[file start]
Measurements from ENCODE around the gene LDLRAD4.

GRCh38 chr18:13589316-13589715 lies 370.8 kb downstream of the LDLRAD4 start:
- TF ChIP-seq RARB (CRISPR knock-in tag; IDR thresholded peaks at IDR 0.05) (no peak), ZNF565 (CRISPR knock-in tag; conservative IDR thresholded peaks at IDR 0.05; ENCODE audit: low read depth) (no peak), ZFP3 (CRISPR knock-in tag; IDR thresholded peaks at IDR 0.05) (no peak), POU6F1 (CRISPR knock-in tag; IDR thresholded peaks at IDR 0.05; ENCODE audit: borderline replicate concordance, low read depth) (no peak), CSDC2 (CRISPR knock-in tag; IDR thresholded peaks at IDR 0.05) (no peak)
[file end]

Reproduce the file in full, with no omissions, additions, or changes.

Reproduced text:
Measurements from ENCODE around the gene LDLRAD4.

GRCh38 chr18:13589316-13589715 lies 370.8 kb downstream of the LDLRAD4 start:
- TF ChIP-seq RARB (CRISPR knock-in tag; IDR thresholded peaks at IDR 0.05) (no peak), ZNF565 (CRISPR knock-in tag; conservative IDR thresholded peaks at IDR 0.05; ENCODE audit: low read depth) (no peak), ZFP3 (CRISPR knock-in tag; IDR thresholded peaks at IDR 0.05) (no peak), POU6F1 (CRISPR knock-in tag; IDR thresholded peaks at IDR 0.05; ENCODE audit: borderline replicate concordance, low read depth) (no peak), CSDC2 (CRISPR knock-in tag; IDR thresholded peaks at IDR 0.05) (no peak)